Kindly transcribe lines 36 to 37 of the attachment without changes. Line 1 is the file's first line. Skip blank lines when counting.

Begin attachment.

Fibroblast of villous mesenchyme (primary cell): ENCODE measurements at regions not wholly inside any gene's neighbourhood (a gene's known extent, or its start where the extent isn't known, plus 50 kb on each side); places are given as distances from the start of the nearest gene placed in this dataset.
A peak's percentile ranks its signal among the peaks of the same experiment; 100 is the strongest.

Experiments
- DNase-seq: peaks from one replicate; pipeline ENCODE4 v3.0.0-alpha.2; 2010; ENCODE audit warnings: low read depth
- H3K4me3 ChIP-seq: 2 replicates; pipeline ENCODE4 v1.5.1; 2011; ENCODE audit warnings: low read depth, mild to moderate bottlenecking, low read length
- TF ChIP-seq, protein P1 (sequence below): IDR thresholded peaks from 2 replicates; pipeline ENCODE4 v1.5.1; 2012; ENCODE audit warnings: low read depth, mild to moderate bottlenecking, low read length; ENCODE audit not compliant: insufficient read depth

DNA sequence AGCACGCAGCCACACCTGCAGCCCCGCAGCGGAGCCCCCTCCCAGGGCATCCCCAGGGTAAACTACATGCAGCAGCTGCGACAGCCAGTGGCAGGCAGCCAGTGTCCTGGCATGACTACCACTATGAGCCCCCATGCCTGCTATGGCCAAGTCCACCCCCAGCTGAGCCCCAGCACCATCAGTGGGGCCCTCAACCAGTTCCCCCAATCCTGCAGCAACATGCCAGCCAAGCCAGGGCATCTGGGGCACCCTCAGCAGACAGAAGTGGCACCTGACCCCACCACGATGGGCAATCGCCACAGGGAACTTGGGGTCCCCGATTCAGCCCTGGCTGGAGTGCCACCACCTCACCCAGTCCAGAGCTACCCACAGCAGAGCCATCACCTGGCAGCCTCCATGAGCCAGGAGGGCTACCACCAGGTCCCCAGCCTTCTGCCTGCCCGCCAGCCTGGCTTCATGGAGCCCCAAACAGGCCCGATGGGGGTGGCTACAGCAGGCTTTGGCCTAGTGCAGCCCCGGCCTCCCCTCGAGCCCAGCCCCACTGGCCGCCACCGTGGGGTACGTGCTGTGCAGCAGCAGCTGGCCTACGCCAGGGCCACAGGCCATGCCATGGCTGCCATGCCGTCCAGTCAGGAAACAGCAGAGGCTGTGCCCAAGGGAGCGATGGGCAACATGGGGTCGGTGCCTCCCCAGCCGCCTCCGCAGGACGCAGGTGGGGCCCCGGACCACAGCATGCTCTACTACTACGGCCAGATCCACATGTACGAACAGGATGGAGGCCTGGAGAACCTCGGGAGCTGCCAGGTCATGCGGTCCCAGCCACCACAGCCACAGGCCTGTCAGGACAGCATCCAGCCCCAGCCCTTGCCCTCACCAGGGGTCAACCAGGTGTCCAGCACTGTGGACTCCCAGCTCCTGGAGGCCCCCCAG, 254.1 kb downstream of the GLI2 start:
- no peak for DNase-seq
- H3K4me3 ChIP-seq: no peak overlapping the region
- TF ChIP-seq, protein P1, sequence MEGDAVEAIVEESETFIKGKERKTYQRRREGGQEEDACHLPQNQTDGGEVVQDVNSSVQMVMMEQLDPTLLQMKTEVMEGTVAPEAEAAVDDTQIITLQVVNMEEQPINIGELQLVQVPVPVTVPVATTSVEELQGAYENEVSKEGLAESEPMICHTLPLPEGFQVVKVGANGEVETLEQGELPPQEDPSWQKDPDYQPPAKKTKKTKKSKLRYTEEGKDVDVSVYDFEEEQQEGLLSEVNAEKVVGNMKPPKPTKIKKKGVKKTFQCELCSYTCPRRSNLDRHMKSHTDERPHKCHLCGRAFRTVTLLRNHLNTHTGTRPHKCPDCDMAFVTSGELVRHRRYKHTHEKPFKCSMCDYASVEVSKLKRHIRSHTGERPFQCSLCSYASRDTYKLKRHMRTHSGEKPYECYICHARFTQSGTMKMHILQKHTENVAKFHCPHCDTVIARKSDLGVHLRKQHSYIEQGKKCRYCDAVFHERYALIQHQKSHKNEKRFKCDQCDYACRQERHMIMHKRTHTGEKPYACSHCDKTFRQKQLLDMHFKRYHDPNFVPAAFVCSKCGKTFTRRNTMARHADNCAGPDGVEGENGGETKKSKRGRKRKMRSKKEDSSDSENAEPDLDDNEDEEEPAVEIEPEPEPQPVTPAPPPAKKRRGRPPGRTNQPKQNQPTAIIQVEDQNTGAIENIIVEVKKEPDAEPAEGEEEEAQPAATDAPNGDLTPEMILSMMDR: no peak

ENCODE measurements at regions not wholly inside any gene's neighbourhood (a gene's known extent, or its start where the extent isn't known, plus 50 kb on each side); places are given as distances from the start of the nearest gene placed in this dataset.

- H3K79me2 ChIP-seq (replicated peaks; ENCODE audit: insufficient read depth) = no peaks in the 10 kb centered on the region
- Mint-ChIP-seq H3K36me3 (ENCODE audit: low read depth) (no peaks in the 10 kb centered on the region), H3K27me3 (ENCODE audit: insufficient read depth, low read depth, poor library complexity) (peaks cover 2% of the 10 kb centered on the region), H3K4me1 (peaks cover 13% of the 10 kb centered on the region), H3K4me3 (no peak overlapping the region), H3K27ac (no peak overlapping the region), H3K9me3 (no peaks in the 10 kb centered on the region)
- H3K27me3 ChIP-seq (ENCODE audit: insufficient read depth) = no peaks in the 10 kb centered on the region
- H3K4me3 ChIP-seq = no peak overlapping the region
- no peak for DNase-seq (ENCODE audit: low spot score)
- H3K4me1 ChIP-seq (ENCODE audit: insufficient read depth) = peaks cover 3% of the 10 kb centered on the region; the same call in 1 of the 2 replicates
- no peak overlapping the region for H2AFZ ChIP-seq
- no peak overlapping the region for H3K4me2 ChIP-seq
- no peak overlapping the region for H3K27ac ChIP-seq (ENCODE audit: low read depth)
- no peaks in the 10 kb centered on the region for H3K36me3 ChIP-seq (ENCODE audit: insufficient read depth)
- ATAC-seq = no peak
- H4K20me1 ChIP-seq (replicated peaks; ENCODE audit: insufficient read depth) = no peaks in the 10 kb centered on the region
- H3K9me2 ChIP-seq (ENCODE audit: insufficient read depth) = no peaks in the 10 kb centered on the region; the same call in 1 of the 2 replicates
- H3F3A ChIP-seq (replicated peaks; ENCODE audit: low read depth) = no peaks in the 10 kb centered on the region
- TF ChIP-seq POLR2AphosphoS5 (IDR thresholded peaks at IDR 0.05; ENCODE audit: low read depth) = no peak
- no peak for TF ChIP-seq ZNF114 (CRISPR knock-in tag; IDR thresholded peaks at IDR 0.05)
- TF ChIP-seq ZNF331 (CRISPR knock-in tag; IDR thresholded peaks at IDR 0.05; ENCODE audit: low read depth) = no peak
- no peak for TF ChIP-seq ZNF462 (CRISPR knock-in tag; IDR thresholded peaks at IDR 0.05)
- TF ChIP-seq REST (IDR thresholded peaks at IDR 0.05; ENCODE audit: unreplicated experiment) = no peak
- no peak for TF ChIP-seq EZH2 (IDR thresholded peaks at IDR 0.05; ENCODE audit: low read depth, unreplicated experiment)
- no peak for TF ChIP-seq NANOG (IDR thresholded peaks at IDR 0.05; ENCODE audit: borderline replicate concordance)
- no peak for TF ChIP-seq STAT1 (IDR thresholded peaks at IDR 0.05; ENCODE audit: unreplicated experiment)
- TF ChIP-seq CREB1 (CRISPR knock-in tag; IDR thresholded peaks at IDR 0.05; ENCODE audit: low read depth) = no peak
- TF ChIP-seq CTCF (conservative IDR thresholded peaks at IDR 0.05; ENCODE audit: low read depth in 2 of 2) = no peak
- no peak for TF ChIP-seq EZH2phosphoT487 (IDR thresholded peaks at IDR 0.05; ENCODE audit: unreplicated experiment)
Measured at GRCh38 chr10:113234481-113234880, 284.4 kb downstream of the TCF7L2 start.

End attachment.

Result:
- no peak for TF ChIP-seq EZH2phosphoT487 (IDR thresholded peaks at IDR 0.05; ENCODE audit: unreplicated experiment)
Measured at GRCh38 chr10:113234481-113234880, 284.4 kb downstream of the TCF7L2 start.